Chaos or control?
This week the nation has been rocked by two tragedies in Jerusalem. According to the news reports, a family in Gilo smelled gas in their apartment, called a licensed technician who said everything was fine yet hours later died when the gas exploded. In the other instance, a family in Givat Mordechai brought in a licensed pesticide applicator to rid their house of pests. The person supposedly gave them safety precautions but left a can of the fumigant in the house. Somehow toxic phosphine gas was released and the family members are either dead or in critical care. That same evening they brought two of their children to a clinic because they were ill and were told it was “indigestion due to eating rotten eggs and cheese.” Whether the family told the doctors about the fumigation or not is still not clear.
What stands out to me in both of these stories is that both tragedies were caused by licensed operators, not individuals.
In response to these tragedies, I have seen headlines telling people what to do if there is a gas leak, and more people saying that the family should know better than to sleep in a house that was just sprayed with a pesticide, but that is not where people should direct their anger. Yes, people need to know how to take care of themselves. These families did- they called licensed professionals and trusted that they were knowledgeable enough to fix their problems. It is not each individual’s responsibility (nor is it their ability) to achieve a sufficient understanding of electronics, plumbing and auto mechanics, for example, that a licensed electrician, plumber, or mechanic has. It is, however the government’s responsibility to ensure that people who work in these fields have sufficient knowledge and experience to perform their job correctly and protect the public from harm. My father once said something similar to me when we were discussing a store’s kashrut certificate, which I thought was insufficient because that was what everyone in town was saying. He told me that neither he nor I have certification in kashrut and are not sufficiently knowledgeable to judge this rabbi’s decisions. If the yeshiva gave him “hasmacha” (from Babylon: authorization, empowerment, ordainment, investiture, qualification, investment, accreditment), it is the yeshiva’s responsibility to ensure that this rabbi espouses their ideals, values, and regulations. If we eat something treif because the mashgiach is not performing his job correctly, the sin is not on you and me but the mashgiach and the yeshiva who gave him hasmacha. Yes, we should all perform due diligence- “the care that a reasonable person exercises to avoid harm to other persons or their property” (Merriam-Webster dictionary). We should do what is reasonable to protect ourselves and our property from danger. We should not need to take extraordinary measures to keep ourselves from danger. That is government’s task.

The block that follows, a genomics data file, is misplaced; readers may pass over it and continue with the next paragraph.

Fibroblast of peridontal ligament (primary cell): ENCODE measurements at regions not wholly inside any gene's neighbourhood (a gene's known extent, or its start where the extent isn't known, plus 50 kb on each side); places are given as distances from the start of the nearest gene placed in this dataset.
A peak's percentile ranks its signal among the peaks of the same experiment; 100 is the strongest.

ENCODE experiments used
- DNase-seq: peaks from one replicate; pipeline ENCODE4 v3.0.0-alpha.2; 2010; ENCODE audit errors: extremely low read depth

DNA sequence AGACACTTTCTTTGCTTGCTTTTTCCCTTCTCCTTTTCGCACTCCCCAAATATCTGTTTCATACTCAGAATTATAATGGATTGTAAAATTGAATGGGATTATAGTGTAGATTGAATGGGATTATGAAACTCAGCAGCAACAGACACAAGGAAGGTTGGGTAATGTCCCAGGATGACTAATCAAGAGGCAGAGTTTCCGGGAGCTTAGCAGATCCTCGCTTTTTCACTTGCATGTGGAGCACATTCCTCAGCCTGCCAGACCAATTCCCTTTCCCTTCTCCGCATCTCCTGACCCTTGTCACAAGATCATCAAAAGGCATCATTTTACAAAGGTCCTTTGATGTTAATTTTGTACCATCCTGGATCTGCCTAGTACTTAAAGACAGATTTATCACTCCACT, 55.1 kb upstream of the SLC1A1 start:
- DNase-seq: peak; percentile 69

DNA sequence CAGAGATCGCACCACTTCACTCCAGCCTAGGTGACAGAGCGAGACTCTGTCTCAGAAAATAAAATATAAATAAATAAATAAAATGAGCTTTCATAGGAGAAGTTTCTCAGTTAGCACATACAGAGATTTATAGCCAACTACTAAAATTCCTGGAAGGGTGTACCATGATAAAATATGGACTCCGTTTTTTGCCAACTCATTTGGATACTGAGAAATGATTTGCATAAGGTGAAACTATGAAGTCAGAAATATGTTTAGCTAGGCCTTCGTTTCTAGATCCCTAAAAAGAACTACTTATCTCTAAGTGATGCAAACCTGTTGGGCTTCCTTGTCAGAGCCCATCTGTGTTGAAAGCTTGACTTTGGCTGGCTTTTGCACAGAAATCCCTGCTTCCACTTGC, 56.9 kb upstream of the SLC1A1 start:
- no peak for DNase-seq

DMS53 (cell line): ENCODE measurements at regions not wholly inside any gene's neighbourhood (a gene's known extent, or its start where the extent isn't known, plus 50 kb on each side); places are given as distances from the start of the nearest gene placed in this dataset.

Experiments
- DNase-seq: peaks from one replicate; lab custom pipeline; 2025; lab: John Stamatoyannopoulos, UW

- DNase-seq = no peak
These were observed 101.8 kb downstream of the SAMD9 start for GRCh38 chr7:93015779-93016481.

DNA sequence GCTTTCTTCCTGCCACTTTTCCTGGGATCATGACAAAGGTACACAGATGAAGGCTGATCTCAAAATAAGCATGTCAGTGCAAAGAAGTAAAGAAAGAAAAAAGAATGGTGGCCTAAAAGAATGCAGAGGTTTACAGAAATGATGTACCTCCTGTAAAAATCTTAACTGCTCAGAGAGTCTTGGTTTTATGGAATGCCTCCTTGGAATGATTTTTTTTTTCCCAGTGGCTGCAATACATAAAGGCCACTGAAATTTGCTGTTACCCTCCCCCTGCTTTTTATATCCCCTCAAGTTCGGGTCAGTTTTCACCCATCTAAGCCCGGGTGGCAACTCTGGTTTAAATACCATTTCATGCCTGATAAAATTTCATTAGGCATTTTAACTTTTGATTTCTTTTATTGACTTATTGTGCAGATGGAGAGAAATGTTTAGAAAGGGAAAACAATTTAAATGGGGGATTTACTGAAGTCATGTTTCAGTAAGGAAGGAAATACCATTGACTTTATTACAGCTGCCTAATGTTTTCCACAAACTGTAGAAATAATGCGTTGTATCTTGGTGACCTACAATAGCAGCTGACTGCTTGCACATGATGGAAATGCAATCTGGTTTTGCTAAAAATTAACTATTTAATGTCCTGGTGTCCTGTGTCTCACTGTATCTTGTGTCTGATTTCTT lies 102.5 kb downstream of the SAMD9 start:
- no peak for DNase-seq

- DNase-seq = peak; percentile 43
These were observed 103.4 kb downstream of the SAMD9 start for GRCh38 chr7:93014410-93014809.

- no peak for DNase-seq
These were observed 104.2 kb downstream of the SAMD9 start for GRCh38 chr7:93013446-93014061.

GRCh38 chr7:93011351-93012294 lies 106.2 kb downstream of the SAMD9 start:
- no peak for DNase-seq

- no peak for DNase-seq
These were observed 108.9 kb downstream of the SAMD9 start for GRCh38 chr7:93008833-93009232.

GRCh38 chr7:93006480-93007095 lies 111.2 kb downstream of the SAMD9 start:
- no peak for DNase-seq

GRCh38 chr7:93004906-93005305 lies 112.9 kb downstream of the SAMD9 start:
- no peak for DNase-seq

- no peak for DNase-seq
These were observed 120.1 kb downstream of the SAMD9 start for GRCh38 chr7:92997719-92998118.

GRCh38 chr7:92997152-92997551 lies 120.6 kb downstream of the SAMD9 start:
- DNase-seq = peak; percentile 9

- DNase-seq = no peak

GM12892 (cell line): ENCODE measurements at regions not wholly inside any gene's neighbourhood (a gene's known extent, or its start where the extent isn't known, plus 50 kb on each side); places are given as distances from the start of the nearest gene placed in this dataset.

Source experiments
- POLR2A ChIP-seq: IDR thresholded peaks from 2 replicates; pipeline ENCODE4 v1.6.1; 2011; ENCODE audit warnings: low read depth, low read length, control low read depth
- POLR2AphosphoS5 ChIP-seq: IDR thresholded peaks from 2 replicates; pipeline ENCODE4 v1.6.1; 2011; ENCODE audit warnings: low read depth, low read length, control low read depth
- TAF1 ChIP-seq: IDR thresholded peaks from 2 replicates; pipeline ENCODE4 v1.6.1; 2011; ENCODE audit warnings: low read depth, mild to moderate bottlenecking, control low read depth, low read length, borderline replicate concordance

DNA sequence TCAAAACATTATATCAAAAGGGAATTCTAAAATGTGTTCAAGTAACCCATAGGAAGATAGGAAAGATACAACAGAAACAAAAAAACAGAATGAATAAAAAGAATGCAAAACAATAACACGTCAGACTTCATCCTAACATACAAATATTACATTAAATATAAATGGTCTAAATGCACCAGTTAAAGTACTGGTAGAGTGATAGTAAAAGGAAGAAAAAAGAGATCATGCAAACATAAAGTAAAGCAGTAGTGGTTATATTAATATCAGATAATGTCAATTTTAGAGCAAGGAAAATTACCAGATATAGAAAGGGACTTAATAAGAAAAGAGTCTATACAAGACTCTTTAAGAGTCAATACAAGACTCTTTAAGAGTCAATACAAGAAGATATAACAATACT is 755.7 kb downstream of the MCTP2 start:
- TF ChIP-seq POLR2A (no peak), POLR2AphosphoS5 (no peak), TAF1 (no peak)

I started this blog to help Anglos gain knowledge about their adopted country, because knowledge is power. We all at times have been belittled by our faulty language skills, bewilderment when faced with certain behaviours and a myriad of other things. We will never be fluent in all of the nuances in Hebrew or be able to perfect that shoulder shrug, but we can petition our government to make sure that there is acountability for people who do not perform according to the standards and regulations of their profession. If the government doesn’t demand accountability, then the issuing of a license loses its meaning. And if the government forgets its responsibilty to protect the people it governs, then it is our responsibility to remind them. Because if the governement can’t exert proper control, then we slide the slippery slope into chaos.
- The Ministry of Environmental Protection licenses pesticides and pesticide applicators for home use. You can contact them through their web site.
- The Ministry of National Infrstructures, Energy and Water Resources issues licenses and supervises the gas companies and their employees and works “to mitigate safety hazards.” You can contact them through their web site.
- In 2010 the Environmental Protection Agency of the United States forbid the use of aluminum and magnesium phosphide pesticides in or around all residental areas due to the high rate of poisonings. Perhaps it is time for us as well.